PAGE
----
Silver Dollar Blog Posts - July 2012
1888 Silver Dollar
Mintage Circulation strikes: 19,183,000
There is no mint mark on the coin which means it was minted in Philadelphia.
1888-S Silver Dollar
Mintage Circulation Strikes: 657,000
Minted in San Francisco
1888-O Silver Dollar
Mintage Circulation strikes: 12,150,000
Minted in New Orleans
Random Facts of 1888
National Geographic Society was founded in Washington D.C.
Great Blizzard of 1888 strikes the NE of the United States. Most severe recorded blizzard in history dumping 40-50 inches of snow in parts of the NE. Winds up to over 45 miles per hour and snowdrifts over 50 feet tall.
Seriously... Sherlock Holmes has been around since 1888. The start of the adventure "A Scandal in Bohemia"
First roll-film cameras was patented by George Eastman
Incubator is used for the first time on baby Edit Eleanor McLean
Washington Monument opens to the public
Van Gogh, Dutch painter cuts off his left ear
1st wax drinking straw was patented by Marvin C Stone
Grover Cleveland is the president of the United States for March 4th, 1885 - March 4th, 1889
Susan B. Anthony organizes a Congress for Women's Rights in Washington, D.C.
Eadweard Muybridge meets with Thomas Edison to propose a scheme for sound film
What is the cartwheel effect?
What is the cartwheel effect all about?
When minting a Morgan dollar the die strikes the blank planchet. During the striking with all that intense pressure the planchet is changed at a molecular level. This intense pressure causes the metal to slow outward. When light strikes these areas you can see the light shine around almost like spokes on a wheel. You might also hear the term stagecoach wheel used when describing the cartwheel effect. When you rotate the coin back and forth you will see the light. Check out the video it's a great example of showing the cartwheel effect on the Morgan dollar.
Keep in mind that a really old or well circulated coin will not have the cartwheel effect since they would have lost some of their luster. The cartwheel effect doesn't appear on all mint coins. It depends on all the different factors that that go into the striking process. But it is easier to spot on the larger coins rather than the smaller ones. The Morgan Dollar in mint state is known for having this cartwheel effect.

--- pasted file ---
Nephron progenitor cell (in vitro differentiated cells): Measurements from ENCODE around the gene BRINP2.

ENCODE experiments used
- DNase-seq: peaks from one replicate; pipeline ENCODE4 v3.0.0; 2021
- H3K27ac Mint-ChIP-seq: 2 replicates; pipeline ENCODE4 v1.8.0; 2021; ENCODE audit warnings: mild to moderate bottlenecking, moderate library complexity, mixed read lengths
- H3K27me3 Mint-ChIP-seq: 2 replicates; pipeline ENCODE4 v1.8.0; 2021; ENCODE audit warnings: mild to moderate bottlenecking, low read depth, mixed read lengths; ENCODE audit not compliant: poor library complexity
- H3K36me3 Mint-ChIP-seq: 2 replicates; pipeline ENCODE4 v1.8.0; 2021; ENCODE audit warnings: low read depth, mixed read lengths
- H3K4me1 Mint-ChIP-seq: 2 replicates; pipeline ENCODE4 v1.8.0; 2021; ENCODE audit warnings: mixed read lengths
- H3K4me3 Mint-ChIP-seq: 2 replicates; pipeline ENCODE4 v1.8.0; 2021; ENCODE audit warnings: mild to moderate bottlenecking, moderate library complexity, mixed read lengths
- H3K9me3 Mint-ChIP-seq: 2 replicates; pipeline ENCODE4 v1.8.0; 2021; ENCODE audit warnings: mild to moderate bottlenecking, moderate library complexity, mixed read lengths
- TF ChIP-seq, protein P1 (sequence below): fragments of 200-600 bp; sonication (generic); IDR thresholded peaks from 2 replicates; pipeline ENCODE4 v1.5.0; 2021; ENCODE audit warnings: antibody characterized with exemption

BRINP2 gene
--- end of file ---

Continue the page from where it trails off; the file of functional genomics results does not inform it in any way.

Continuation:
One more reason not to clean your coin... If you dip them in a cleaning solution or use some sort of abrasive cleaner you will be removing those flow lines or the cartwheel effect. You might be trying to clean your coin or remove the toning, but in fact you're reducing the value of your coin at the same time.
In September of 2011 Authors Adam Crum, Selby Ungar and Jeff Oxman released their revised version of Carson City Morgan Dollars: Featuring the Coins of the GSA Hoard (Official Whitman Guide Which features the coins of the GSA Hoard.
The book is about how Numismatic experts chronicle the amazing history of the California Gold Rush, its effects on silver mining and the development of Nevada, and the birth of the Carson City Mint. They give the collector and investor a detailed insider's view of today's market for Carson City Morgan dollars, including VAM varieties and focusing especially on GSA-slabbed coins. Whether you collect by date/mintmark or by variety, this in-depth book will make you a more savvy buyer. Includes condition census, market notes, enlarged photographs, valuations, mintages, certification data, prooflike and DMPL coins, and more.
Today you can buy "Carson City Morgan Dollars" at Amazon on sale. Carson City is an intriguing mint indeed. All the way from the birth of the city to the trouble it faced in 1893 when President Cleveland repealed the Sherman Act. Followed by the final blow for the Carson City mint in 1895 when ingots were discovered to be much lighter when coming back from the melting room. This investigation came up with $75,549.75 of gold missing at the Carson City Mint. The employees were laid off the doors closed.
By July 1st, 1899 the official title of the building had been changed to assay office. All remaining mint equipment was boxed up and shipped to Philadelphia.
How are Silver Coins Minted?
I love coming across gems like this video! I find it so interesting to read and watch the process - How silver becomes a silver coin! They did a great job explaining all the steps along the way! Be sure to check out edrsilver other videos.
Video credit goes to edrsilver, thanks!
If you have been following along on Morgan Silver Dollar blog you might have heard me talk about the minting process before. For all of you who are taking in the their first glimpse of how silver finds its way to becoming a coin. Then keep on reading to find out!
Silver doesn't have to be silver straight from the mine they also take silver scraps of any kind and melt it down. You need a lot of heat to melt silver we're talking 2000*F will get you hot enough to melt silver.
Once the silver is at the perfect liquid temperature they are poured cast into ingots. The silver has to be heated to just the right temperature if it's too hot or too cold it won't pour good.
Next we're moving on to blanks, but first you have to take that ingot and squeeze it flat. Once it's flattened to the appropriate thickness someone checks this long flat sheet of silver for any scratches or dings on it. You want a smooth surface as you enter into the next phase.
Now you're holding a blank which is weighed and checked to ensure proper weight and again no scratches or dings. Once it's cleaned, polished and annealed it's time for the die. The die is used to press the design into the silver blank.